Secrets Of The Toyobaru

By Peter Nunn May 17, 2011

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Subaru is riding high right now, with sales and profits turbocharged. Next year comes the icing on the cake, when the new Boxer-engined, rear-drive sports coupe (above) it's co-developing with Toyota hits the showrooms. This is the 2-liter sporty coupe gearheads have already gleefully dubbed ‘the Toyobaru’ for its unusual joint parentage. It's a program announced back in April 2008 (when Toyota increased its stake in Fuji Heavy Industries, Subaru's parent company, to 16.5 percent). It's a program that also opens up a whole raft of new opportunities for both companies.

To give an idea of what’s ahead, there’s already been a run of auto show concepts that have caught the eye. However, the guessing stops later this year when the real cars from both Toyota and Subaru unveil at December’s reborn Tokyo Motor Show.  Production (by Subaru) then starts in spring 2012, with first shipments to the U.S. set to start soon after. Americans saw Toyota’s latest take on the car at April’s New York Auto Show. This was the fierce-looking Scion FR-S, essentially a rebadged version of the FT-86 II that Toyota brought out at the Geneva Salon in March. At Geneva, Subaru also produced a glass concept model showing the sports car’s Boxer engine, architecture and suspension — the very bits it will be responsible for as the car takes shape. Now, this novel see-through Subaru study has had another airing at a special media workshop in Japan where key engineers responsible for the car were also on hand. 

In more ways than one, this eagerly anticipated ‘Toyobaru’ really does it differently. At a time when the auto business is buzzing with electric- and eco-car technology, this new model centers instead on the rather old-school concept of ‘fun to drive.’  Though Subaru has made all-wheel drive an integral part of its brand DNA, the sports car also comes very definitely with rear-wheel drive and sources familiar with the program say there are no plans for an AWD version, or turbo, either, as per Subaru’s iconic Impreza WRX STI.  And in a way, that’s just the point. The idea is to go down a different road than the STI, to create the kind of specialty coupe the Celica used to be, although Toyota actually talks more about reviving the spirit of the ’80s AE86 generation of Corolla coupe with the Scion FR-S Concept.

Still a major cult hero in Japan, that was a fun, livewire car that was born to drift. As we hear it, the Toyobaru is exactly that, reformatted for 2012. Under the joint development program, Toyota is handling product planning and design. Subaru is in charge of development and production. Both have their own takes on sales and marketing for the new coupe which, we hear, sits on an all-new platform (“not based on the Impreza”) and, in fact, the whole car will be all new from front to back.

There will effectively be one model for both companies, with yet-to-be-defined styling differences to set them apart. Because of all this uniqueness and the fact it will effectively run as an independent model, one manager privately likened it to “a Corvette,” although -fiberglass and a V8 shouldn’t immediately be expected.  It will, however, run with a new, high-rev development of Subaru’s latest horizontally opposed engine mated to Toyota’s D4-S injection system, thus marking yet another tie-up between the two auto giants.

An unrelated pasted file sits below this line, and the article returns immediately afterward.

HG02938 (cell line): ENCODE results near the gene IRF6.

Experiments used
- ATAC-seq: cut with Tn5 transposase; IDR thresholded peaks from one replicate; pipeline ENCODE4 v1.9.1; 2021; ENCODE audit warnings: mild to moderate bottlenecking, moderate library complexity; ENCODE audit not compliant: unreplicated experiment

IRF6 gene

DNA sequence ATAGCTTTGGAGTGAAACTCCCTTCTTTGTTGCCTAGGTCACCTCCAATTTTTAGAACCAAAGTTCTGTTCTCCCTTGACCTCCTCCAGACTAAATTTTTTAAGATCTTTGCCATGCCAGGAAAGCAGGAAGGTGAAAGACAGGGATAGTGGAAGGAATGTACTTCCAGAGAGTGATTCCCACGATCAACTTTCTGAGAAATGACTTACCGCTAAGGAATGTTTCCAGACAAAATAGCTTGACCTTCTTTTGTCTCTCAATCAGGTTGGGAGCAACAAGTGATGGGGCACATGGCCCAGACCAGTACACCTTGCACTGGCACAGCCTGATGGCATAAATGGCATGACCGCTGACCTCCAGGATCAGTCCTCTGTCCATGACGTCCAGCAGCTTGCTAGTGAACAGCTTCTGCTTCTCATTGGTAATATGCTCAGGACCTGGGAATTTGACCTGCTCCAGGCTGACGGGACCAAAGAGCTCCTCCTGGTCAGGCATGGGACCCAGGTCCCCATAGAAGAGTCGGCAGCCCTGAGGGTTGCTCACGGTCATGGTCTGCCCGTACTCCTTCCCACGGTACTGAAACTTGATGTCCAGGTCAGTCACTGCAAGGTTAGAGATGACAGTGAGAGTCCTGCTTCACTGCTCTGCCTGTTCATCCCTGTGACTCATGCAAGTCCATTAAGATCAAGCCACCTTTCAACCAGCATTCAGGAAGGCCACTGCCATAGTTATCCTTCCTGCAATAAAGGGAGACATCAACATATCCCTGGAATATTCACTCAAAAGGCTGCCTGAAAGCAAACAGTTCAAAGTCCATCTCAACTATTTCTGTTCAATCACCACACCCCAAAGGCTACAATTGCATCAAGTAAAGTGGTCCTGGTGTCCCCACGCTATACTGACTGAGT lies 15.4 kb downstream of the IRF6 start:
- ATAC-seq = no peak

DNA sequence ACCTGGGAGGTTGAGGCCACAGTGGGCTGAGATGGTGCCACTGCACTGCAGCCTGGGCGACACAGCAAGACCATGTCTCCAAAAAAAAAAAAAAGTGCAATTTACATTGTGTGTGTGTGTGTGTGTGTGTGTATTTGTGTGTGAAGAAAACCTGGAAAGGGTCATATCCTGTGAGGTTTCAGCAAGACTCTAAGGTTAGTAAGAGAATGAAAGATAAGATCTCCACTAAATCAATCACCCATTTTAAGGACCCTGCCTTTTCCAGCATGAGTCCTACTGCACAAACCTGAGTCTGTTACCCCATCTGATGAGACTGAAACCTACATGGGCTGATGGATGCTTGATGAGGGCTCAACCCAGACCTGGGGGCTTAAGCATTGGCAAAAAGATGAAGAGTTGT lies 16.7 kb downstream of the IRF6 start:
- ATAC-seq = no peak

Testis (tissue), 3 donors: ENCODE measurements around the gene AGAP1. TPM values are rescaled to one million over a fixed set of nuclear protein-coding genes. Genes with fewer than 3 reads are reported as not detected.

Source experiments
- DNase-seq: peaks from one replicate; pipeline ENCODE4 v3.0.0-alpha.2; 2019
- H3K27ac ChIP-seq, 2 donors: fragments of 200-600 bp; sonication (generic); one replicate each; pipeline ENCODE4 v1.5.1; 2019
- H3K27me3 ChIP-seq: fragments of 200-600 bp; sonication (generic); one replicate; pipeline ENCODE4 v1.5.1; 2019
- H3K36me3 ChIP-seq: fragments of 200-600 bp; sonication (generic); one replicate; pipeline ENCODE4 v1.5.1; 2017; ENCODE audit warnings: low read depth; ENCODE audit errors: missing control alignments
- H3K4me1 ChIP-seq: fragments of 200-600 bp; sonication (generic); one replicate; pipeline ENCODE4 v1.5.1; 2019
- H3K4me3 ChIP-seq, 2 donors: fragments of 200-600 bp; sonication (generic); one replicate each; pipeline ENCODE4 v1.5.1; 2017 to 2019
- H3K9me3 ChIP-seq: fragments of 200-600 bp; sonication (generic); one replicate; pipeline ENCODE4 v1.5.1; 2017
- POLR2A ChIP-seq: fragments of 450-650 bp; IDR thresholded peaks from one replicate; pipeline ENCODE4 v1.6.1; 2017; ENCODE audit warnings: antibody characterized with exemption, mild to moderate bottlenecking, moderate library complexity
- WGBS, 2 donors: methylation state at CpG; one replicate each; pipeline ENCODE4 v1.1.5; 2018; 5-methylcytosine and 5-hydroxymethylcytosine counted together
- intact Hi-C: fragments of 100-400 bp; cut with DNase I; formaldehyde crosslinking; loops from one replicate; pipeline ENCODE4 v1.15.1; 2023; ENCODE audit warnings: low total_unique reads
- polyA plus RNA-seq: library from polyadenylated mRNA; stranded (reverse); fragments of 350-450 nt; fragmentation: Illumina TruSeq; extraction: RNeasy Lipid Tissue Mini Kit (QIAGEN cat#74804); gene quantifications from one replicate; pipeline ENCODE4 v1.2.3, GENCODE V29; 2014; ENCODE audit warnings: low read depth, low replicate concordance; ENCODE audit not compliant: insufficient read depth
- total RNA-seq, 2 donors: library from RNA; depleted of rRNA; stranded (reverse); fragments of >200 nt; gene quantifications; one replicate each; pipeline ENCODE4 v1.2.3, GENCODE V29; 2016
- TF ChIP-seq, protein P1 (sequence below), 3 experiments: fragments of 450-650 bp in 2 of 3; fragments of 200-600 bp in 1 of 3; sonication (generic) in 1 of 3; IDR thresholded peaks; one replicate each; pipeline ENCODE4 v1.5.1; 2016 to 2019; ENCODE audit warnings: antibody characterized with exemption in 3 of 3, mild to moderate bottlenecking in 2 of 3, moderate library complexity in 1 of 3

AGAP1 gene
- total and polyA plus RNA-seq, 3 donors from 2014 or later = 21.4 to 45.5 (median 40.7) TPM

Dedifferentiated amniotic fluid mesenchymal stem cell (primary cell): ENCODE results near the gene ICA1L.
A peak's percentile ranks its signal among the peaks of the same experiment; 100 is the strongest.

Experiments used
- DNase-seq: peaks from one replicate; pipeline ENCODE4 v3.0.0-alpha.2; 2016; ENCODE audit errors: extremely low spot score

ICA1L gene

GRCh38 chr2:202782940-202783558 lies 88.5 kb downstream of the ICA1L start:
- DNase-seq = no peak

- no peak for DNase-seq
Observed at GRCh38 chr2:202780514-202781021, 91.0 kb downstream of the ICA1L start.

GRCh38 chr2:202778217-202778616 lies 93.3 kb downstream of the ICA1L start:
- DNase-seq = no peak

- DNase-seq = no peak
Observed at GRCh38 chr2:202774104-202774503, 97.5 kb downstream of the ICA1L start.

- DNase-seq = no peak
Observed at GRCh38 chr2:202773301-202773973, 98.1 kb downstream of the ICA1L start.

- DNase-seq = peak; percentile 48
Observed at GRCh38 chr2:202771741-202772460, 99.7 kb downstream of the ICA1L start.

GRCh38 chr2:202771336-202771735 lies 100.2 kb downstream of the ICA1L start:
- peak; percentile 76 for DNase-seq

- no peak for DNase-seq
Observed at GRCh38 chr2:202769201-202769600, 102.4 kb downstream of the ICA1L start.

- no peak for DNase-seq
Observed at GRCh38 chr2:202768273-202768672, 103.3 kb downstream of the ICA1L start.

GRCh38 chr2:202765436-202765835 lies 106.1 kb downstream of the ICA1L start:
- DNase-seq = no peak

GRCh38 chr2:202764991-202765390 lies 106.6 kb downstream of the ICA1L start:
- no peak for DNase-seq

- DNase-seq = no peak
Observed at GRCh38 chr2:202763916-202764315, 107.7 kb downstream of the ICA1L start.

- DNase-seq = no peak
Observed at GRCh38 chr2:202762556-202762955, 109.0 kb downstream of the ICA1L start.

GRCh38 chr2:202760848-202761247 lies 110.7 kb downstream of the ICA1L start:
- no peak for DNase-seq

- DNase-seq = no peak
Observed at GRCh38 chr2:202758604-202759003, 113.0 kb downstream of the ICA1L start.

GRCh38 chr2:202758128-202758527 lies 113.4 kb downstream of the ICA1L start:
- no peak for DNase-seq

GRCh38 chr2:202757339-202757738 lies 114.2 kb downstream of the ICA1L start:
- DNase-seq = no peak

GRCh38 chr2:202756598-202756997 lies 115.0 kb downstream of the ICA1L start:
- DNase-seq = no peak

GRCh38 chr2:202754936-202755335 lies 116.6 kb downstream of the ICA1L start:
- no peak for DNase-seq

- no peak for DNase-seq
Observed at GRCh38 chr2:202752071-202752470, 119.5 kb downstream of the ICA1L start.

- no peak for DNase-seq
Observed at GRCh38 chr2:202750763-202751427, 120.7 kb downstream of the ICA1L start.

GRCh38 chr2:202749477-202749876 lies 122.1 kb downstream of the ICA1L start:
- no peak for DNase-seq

As the program develops, Subaru will build the sports coupe out of the Gunma factory in Japan, which is running out its 660 cc minivehicle production. Contrary to the original 2008 plan, Subaru won’t build a new plant for the sports car, but will refurbish its outgoing 660 cc minicar site, which currently has an annual production run of 120,000-130,000 units per year. Neither Toyota nor Subaru is talking production volumes yet, but a new specialty sports coupe would be going some to hit those numbers -- leads to speculation that further developments are planned. A convertible, for instance, though sources in Japan also talk of a compact sedan to target the BMW 1-Series.

The driving force behind this compact rear-drive sports-car program (and the Lexus LF-A), is Toyota chief Akio Toyoda, an unashamed auto enthusiast who loves high-speed driving. Along with other Toyota engineers, he’s been wanting to do a new AE86 Corolla for years. Subaru, in turn, is immensely proud of its Boxer engine and the program at last gives it the chance to do a meaningful collaboration -- after previous ill-advised attempts via the Saab 9-2X (“the Saabaru”) and GM fell flat.

The car Toyota and Subaru are working on sounds fascinating, but road bumps could be ahead. The world could turn any number of ways over the next year and if gas prices continue to rise, a specialty coupe in that 2.0-liter class without a premium badge or strong eco-content could be a tough sell outside the enthusiast sector. There again, uniqueness will be a key. “There is no other car in the world like this,” said an insider, his eyes lighting up. And do you know what? He is absolutely right. It is without doubt Japan’s most eagerly awaited new car.

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ed124c says: 3:35 PM, 05.17.11

Another whole year before it comes out. Yes, a lot can happen between now and then. We can figuratively keep our fingers crossed. The one good thing about this is that two companies are involved, which should add momentum and purpose. There is alos a macho aspect-- neither would want to give up on it and lose face.


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